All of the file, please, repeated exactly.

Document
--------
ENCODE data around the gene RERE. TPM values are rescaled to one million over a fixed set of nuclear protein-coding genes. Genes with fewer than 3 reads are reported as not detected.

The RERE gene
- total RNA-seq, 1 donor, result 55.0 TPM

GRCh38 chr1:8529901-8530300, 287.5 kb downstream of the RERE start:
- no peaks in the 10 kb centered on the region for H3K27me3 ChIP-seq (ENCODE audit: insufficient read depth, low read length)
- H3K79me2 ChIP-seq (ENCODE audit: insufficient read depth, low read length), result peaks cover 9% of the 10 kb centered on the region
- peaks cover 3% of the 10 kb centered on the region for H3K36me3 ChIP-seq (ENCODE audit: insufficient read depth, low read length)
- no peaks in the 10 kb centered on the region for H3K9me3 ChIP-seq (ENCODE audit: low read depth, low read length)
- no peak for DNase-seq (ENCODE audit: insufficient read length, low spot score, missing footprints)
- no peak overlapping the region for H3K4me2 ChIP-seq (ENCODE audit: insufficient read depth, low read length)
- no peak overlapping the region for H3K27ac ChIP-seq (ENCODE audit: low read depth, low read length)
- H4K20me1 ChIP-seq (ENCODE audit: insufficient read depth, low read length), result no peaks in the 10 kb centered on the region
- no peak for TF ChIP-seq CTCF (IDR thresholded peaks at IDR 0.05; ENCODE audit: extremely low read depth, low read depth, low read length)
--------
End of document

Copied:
ENCODE data around the gene RERE. TPM values are rescaled to one million over a fixed set of nuclear protein-coding genes. Genes with fewer than 3 reads are reported as not detected.

The RERE gene
- total RNA-seq, 1 donor, result 55.0 TPM

GRCh38 chr1:8529901-8530300, 287.5 kb downstream of the RERE start:
- no peaks in the 10 kb centered on the region for H3K27me3 ChIP-seq (ENCODE audit: insufficient read depth, low read length)
- H3K79me2 ChIP-seq (ENCODE audit: insufficient read depth, low read length), result peaks cover 9% of the 10 kb centered on the region
- peaks cover 3% of the 10 kb centered on the region for H3K36me3 ChIP-seq (ENCODE audit: insufficient read depth, low read length)
- no peaks in the 10 kb centered on the region for H3K9me3 ChIP-seq (ENCODE audit: low read depth, low read length)
- no peak for DNase-seq (ENCODE audit: insufficient read length, low spot score, missing footprints)
- no peak overlapping the region for H3K4me2 ChIP-seq (ENCODE audit: insufficient read depth, low read length)
- no peak overlapping the region for H3K27ac ChIP-seq (ENCODE audit: low read depth, low read length)
- H4K20me1 ChIP-seq (ENCODE audit: insufficient read depth, low read length), result no peaks in the 10 kb centered on the region
- no peak for TF ChIP-seq CTCF (IDR thresholded peaks at IDR 0.05; ENCODE audit: extremely low read depth, low read depth, low read length)